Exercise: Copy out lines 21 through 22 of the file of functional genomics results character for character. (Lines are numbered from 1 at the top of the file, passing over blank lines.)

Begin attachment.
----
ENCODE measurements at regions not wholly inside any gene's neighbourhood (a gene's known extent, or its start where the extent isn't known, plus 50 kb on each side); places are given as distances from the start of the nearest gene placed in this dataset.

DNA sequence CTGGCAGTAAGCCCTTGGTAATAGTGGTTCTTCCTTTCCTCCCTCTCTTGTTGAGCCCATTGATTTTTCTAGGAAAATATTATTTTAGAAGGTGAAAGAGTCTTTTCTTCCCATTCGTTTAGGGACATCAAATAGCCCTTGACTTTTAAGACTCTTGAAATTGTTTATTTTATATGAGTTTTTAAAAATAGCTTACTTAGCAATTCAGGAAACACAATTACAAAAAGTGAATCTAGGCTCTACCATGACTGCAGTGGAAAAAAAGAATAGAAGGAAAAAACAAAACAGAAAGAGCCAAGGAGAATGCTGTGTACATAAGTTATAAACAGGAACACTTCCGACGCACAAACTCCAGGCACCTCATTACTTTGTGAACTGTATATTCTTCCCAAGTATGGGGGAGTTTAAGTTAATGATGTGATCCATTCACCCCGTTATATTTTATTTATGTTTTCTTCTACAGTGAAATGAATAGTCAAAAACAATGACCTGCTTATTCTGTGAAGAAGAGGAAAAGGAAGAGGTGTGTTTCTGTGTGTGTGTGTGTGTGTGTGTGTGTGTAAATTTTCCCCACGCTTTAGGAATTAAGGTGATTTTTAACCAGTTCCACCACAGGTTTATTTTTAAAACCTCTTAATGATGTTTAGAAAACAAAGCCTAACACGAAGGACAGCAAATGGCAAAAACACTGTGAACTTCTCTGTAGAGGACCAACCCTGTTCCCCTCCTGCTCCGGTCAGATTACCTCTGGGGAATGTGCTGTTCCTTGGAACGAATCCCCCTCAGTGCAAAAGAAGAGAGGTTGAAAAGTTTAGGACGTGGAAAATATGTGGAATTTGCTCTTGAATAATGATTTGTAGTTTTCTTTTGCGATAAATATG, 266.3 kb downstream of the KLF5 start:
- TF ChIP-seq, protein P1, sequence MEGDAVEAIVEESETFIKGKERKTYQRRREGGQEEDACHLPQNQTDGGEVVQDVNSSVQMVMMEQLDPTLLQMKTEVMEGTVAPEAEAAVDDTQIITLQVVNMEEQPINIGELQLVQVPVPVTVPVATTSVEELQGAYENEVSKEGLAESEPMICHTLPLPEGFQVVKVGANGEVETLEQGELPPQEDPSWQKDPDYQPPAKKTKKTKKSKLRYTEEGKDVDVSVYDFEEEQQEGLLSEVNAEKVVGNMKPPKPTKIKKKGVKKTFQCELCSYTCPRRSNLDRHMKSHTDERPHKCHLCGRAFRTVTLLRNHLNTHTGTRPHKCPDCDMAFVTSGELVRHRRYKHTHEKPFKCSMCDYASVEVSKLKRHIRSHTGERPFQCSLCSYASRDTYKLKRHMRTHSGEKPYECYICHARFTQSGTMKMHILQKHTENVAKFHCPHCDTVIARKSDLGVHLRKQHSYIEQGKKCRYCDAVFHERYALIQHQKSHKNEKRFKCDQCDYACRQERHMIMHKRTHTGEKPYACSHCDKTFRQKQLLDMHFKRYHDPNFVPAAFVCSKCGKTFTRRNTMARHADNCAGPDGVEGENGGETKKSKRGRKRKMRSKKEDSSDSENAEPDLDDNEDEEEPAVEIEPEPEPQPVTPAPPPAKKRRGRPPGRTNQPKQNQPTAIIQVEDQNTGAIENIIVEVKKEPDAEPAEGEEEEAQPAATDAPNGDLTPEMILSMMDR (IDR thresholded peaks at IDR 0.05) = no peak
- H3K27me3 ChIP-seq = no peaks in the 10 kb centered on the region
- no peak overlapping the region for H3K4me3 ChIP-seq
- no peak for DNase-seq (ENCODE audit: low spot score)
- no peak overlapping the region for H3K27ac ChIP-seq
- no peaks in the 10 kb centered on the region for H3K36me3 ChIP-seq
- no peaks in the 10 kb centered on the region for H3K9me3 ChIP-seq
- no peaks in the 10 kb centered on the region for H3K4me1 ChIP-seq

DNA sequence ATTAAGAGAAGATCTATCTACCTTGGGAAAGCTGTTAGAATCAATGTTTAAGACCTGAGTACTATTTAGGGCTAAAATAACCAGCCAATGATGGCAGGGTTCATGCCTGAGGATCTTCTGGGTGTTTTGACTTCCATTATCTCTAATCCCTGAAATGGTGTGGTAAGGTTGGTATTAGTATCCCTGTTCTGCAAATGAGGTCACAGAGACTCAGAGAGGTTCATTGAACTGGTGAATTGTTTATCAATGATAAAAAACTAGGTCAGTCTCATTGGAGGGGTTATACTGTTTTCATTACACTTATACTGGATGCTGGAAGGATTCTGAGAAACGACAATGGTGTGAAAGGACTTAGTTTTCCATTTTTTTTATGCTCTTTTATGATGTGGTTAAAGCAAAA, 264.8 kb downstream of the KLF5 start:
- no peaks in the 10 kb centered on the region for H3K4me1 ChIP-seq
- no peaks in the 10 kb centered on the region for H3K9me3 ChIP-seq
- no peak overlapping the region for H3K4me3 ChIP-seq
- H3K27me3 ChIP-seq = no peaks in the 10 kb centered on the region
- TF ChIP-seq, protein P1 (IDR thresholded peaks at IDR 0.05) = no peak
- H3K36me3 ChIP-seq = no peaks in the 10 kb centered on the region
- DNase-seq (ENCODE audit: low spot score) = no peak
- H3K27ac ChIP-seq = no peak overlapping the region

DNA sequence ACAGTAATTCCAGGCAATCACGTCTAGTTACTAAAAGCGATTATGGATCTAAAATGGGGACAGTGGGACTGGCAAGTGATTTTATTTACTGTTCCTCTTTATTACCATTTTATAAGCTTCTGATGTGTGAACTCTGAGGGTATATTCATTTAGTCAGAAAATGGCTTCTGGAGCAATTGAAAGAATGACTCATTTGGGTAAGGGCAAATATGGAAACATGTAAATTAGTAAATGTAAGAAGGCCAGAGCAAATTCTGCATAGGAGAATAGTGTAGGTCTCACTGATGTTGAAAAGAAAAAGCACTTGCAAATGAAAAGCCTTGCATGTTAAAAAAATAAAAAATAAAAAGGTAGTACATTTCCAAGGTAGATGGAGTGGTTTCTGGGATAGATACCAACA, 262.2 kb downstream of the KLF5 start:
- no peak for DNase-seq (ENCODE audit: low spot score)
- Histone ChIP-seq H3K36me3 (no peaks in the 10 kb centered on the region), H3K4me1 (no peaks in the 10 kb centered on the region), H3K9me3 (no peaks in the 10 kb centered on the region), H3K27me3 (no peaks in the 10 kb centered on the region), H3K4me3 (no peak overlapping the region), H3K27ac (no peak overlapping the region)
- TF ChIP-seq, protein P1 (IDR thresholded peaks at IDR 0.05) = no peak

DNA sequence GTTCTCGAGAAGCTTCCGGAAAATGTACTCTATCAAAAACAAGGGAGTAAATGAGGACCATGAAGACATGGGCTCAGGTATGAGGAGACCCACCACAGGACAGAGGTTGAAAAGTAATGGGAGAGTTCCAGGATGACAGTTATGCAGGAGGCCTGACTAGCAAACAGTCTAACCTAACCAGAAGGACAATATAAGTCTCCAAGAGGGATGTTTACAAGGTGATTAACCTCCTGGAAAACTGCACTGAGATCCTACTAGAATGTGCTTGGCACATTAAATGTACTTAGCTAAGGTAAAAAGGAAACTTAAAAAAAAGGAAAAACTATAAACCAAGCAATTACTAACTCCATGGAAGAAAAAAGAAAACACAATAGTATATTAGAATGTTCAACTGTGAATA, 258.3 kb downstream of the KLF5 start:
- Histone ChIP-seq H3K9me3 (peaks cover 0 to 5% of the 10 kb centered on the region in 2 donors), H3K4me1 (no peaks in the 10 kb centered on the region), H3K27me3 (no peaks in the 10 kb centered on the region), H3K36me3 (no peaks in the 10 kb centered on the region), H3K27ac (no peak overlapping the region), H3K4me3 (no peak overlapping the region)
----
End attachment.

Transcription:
- no peak for DNase-seq (ENCODE audit: low spot score)
- Histone ChIP-seq H3K36me3 (no peaks in the 10 kb centered on the region), H3K4me1 (no peaks in the 10 kb centered on the region), H3K9me3 (no peaks in the 10 kb centered on the region), H3K27me3 (no peaks in the 10 kb centered on the region), H3K4me3 (no peak overlapping the region), H3K27ac (no peak overlapping the region)